3. The Student Contribution – This is the big one for me…where does student accountability and responsibility fit into this picture? Arum and Roksa’s study appears to be based on student surveys and transcripts. If students aren’t finding classes “rigorous,” perhaps it’s because they aren’t taking the rigorous classes. Perhaps they’re not making much of an effort. Perhaps they aren’t going to class. Perhaps they’re texting in class instead of paying attention. Perhaps the rigorous teachers are discouraged by a growing emphasis on student evaluations, which tend to bash rigorous classes as “too complicated” or “too demanding”, while bashing rigorous teachers as “uncaring” or “too hard” (comments I’ve seen on my own student evals). It’s as if students and budget-conscious Boards of Regents share this misconception: that an instructor’s job is to flip the lid on a student’s head and—quickly and measurably—dump in a bunch of knowledge. But learning, and even critical thinking in college, is a collaborative process between students and teachers—both have to participate.

My feeling is that higher ed will continue to decline (and I do agree with Arum and Roksa that we’re in real trouble) as long as we keep shifting away from a belief in intrinsic value of liberal arts learning and ever more toward a business model of job-market preparedness—the student-as-consumer and instructor-as-service-provider model. It's all about SEATS & SATISFACTION surveys. And if the burgeoning number of online “college” degree programs is any indication, I’m pretty sure drive-up window diplomas are next.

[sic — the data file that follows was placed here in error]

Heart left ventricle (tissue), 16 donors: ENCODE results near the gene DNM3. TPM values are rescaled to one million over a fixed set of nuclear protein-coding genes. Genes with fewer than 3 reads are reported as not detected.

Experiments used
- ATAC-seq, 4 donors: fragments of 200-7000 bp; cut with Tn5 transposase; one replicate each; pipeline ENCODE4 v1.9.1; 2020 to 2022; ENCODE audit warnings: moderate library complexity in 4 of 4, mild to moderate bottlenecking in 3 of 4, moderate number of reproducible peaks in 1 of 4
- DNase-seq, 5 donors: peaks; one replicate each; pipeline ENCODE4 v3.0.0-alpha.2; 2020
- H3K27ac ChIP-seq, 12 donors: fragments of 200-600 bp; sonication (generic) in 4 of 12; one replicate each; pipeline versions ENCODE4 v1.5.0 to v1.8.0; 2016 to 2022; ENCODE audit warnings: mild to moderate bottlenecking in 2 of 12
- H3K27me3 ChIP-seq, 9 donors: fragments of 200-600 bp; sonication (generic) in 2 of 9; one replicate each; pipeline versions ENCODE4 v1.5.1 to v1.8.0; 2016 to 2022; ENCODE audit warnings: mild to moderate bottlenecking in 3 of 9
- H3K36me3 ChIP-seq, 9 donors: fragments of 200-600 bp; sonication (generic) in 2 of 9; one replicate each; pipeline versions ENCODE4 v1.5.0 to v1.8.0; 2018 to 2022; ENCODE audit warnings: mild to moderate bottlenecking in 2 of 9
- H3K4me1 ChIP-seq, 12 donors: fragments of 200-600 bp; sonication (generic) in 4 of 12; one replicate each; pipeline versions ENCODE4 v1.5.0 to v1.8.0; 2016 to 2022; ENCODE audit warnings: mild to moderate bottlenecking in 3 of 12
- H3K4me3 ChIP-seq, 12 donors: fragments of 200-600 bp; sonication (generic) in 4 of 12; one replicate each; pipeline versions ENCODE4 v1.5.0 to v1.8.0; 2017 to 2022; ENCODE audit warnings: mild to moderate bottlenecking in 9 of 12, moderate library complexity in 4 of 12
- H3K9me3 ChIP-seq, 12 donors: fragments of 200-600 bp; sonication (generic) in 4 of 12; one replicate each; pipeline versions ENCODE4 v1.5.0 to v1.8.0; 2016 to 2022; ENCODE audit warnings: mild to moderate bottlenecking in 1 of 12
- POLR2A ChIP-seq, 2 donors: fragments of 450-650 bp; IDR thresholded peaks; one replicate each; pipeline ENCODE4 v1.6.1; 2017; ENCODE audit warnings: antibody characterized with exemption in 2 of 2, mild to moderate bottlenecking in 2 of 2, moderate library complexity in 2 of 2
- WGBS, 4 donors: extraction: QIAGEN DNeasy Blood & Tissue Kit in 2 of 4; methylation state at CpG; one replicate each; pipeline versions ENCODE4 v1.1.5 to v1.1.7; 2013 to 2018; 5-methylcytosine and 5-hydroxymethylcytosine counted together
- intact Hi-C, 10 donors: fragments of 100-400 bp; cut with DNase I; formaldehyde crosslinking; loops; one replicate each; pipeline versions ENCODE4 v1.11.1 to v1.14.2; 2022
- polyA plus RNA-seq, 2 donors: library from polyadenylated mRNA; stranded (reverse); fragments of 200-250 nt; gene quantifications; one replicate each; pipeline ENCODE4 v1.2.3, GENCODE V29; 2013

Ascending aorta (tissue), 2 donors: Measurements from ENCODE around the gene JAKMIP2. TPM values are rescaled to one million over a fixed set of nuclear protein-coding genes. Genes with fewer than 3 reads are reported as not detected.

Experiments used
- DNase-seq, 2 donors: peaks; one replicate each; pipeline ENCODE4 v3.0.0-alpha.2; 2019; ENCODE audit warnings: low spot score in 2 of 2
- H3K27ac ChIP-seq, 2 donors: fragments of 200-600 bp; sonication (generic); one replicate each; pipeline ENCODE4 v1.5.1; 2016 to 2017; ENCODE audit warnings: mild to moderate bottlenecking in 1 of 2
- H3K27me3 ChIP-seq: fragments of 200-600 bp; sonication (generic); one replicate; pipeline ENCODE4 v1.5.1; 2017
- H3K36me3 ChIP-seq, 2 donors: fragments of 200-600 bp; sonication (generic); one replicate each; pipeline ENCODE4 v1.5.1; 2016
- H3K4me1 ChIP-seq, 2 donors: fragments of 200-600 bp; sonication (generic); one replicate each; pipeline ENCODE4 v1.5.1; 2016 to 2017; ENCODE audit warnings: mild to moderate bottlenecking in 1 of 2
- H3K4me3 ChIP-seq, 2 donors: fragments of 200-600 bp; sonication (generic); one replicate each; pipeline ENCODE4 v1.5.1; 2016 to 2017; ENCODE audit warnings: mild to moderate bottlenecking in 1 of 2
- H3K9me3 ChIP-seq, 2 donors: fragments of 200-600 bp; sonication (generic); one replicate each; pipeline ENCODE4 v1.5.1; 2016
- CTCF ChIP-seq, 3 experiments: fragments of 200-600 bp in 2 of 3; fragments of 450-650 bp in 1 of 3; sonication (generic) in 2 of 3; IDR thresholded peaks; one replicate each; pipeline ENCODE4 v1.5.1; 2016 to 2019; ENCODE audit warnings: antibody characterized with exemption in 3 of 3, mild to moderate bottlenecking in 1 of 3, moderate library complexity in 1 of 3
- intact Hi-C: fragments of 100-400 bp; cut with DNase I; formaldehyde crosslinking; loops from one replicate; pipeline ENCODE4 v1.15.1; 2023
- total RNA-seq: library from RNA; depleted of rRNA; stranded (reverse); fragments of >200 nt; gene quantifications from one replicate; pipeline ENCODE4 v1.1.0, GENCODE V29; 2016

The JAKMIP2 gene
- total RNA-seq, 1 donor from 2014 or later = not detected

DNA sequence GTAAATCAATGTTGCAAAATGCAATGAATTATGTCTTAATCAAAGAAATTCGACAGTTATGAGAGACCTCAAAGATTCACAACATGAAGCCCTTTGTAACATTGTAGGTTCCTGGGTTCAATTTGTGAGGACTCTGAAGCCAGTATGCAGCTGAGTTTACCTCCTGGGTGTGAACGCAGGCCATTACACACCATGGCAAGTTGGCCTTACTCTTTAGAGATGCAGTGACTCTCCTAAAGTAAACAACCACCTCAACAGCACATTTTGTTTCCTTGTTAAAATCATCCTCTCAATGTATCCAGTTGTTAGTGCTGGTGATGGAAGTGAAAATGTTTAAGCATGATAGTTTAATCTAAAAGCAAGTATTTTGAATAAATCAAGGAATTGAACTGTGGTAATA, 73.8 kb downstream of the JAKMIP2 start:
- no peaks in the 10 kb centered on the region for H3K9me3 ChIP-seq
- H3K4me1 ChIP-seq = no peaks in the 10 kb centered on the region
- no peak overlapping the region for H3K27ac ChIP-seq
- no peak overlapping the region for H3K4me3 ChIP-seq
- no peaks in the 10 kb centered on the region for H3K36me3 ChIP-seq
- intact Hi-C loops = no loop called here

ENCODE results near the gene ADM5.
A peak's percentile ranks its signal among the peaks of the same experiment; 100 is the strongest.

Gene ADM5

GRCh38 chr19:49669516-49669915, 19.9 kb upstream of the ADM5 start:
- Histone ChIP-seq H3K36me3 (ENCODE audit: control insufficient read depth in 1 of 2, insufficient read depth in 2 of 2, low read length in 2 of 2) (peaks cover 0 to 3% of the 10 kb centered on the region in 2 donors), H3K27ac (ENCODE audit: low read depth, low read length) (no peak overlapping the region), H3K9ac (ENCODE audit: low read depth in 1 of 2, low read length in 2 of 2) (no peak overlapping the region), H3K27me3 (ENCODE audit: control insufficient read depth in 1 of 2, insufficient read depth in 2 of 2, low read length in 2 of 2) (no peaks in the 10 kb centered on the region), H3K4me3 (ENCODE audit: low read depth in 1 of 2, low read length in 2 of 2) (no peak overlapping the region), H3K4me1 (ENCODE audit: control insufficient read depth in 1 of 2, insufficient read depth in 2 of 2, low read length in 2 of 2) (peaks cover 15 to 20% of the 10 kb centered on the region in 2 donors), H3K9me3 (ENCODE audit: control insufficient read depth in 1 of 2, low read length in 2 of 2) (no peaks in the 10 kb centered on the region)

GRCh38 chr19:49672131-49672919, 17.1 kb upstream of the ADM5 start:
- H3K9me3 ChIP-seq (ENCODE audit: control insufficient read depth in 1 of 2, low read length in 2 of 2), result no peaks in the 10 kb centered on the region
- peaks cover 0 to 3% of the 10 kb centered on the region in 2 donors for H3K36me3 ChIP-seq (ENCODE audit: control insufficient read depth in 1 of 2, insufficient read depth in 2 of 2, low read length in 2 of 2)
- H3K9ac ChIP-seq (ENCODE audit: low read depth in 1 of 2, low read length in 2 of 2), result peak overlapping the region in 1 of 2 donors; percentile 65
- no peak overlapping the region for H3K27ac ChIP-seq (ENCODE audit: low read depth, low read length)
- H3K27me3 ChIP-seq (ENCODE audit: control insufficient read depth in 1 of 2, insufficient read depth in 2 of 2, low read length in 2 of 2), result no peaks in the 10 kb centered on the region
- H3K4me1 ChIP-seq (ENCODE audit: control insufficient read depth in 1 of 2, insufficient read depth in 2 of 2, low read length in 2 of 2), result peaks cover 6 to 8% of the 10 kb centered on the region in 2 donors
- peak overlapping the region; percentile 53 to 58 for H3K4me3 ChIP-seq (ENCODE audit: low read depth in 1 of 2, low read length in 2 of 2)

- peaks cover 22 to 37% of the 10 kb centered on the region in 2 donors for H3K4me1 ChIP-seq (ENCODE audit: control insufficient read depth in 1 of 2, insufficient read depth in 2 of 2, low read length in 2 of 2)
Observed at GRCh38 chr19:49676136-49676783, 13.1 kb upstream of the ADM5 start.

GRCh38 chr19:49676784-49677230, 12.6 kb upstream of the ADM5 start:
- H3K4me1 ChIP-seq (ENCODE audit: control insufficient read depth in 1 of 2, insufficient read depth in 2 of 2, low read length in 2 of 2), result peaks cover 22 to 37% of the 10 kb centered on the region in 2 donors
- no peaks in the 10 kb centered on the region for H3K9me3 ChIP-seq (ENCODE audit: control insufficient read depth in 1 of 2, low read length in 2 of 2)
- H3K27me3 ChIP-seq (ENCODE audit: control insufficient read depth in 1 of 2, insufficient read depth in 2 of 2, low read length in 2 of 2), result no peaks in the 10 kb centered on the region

Wednesday, November 2, 2011

In a Bristol state of mind...

Marty Stewart - dig those purple suits
I have stacks of papers to grade, so of course, I’m daydreaming about music. In September, Ray’s sister and brother-in-law treated us (and “treated” is putting it mildly) to a trip to Bristol TN for the Bristol Rhythm & Roots Reunion music festival. Check it out:

The Greencards
State Street, Bristol TN
I LOVE traveling and couldn’t wait to go, although I’m not a fan of bluegrass or “roots” or “Americana” or whatever you wanna call THAT kind of music, so I was sure I’d be people-watching and ignoring the music. Silly, silly me.
Darrell Scott
Our digs at Flo's
Flo's sitting room
We stayed in Bristol at Flo’s Hideaway (, an amazing Victorian B & B run by a Parisian woman and her East Coast husband, Carl. Our suite was like a doll house museum, and Flo & Carl were the epitome of delightful, welcoming hosts. Breakfast each morning was good strong coffee, yogurt, fruit, and home-baked croissants or crepes. If we got back in at a decent hour, there was wine and conversation on the back veranda. Seriously, people, I wanted to grab the doorframe and make them DRAG me out when it was time to leave.

The festival was three days of music, with 20+ venues lining State Street in Bristol. And yeah, the place was eyeball-deep in fiddles, pedal steel, and twangy gee-tar, but I also heard some of the best, most fun, interesting and innovative music I’d ever seen gathered in one spot. I had to chew on my misguided preconceptions of THAT kind of music and try not to embarrass my family by leaping out of my seat in a fit of wild interpretive South Dakota dance.